‘Favorite Cousins’ Shines A Light On Chicano Experience

From left Raquel Salinas (Gloria) and Vanessa Arias-Herrera (Frances) in “Favorite Cousins” playing now at Casa 0101 Theater through May 21.
Courtesy of CASA 0101

By Lynn SHER

The world premier production of “Favorite Cousins” is finishing a successful run this week at CASA 0101 Theater in Boyle Heights. The final three performances are May 19, 20 and 21: Friday and Saturday at 8 p.m. and Sunday at 3 p.m. There will be a special guest speaker after the Sunday show. “Favorite Cousins” is the inaugural production to present in the newly dedicated Gloria Molina Auditorium.

Playwright Lindsey Haley initially created “Favorite Cousins” in 2010 as a 30-minute play through a commission from Girl Planet at TeAda Productions. In March 2013 it was included in the Short Play Festival, “Chicanas, Cholas y Chisme,” created by Josefina Lopez (“Real Women Have Curves”) at CASA 0101. This current production is a full length, two-act play.

“Favorite Cousins” is a modern-day drama in which two cousins, estranged and seemingly opposite in disposition, are forced to come together despite themselves to pack up the house of their recently deceased grandmother. They are each suffering from the loss of their sons, one who lost his life to gang violence and the other who is serving a life sentence for the same reason.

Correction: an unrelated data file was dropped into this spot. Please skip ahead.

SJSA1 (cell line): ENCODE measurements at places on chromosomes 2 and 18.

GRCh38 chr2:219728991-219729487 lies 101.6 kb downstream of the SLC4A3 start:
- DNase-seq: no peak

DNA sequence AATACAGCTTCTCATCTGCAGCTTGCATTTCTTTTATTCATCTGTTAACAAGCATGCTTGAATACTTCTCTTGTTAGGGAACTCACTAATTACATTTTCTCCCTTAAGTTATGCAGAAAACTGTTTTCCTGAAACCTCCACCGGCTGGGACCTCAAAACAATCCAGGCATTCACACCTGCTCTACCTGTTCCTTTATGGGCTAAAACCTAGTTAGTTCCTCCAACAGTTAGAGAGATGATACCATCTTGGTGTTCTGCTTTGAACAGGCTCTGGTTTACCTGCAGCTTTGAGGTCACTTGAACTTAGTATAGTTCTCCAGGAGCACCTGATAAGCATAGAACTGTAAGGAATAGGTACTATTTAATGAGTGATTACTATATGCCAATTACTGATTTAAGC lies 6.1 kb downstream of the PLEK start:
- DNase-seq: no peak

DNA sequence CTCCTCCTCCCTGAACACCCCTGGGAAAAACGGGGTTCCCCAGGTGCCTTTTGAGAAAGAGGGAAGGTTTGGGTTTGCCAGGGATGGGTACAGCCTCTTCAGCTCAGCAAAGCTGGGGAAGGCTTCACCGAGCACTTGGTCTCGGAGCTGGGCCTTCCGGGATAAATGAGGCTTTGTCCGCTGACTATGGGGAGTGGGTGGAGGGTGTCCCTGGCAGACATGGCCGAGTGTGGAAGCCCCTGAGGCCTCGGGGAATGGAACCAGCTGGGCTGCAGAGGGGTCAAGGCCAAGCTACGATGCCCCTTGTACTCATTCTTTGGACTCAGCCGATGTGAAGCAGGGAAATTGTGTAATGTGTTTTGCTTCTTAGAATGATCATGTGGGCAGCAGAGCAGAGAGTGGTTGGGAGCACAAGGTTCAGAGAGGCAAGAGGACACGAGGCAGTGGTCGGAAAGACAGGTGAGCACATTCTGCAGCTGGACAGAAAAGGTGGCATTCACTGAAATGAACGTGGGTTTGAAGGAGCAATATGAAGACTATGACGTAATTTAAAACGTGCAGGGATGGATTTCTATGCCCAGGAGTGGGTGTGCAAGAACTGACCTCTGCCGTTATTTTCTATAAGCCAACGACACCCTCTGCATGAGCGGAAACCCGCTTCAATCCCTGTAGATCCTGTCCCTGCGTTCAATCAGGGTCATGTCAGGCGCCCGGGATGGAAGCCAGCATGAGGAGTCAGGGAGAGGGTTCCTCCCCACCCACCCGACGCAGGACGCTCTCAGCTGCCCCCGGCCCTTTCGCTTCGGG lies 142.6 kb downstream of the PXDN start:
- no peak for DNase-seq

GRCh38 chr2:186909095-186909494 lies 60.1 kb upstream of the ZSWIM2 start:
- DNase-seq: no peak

Vanessa Arias-Herrera and Raquel Salinas play the cousins Frances and Gloria. They spend the first part of the play bumping heads and annoying each another. Each condemns the other for the choices they’ve made and how they’ve handled their individual hardships. Circumstances unfold as the women are inevitably shown they have more in common than they’d like to admit and that ultimately they need each other.

The play also shines a spotlight on glaring issues like gentrification that is pricing out Chicano families from their homes and neighborhoods, and the for-profit prison system. Haley explained she wanted to “expose the cottage industry that relies on the incarceration of Brown and Black people.”

Memories unfold often in real time in the play that causes the drama to drag, and it wrapped up a little too neatly for me at the end, but the story was poignant all the same and the characters were fun at times, though I would have liked to see more organic connection between the two leading ladies.

Highlights from the production were the set designed by Marco De Leon and Prop Master Doreen Sanchez. The stage was used to its full capacity so that the audience really felt like a fly on the wall in the bedroom of this history filled Santa Monican home. Actress Tina D’ Marco truly shined as Comadre Josephine, filling the role with delectable life and charm.

Ultimately, “Favorite Cousins” gives life to the realities of the Chicano experience in Los Angeles, celebrating the culture and bringing awareness to the hardships that often go hand-in-hand.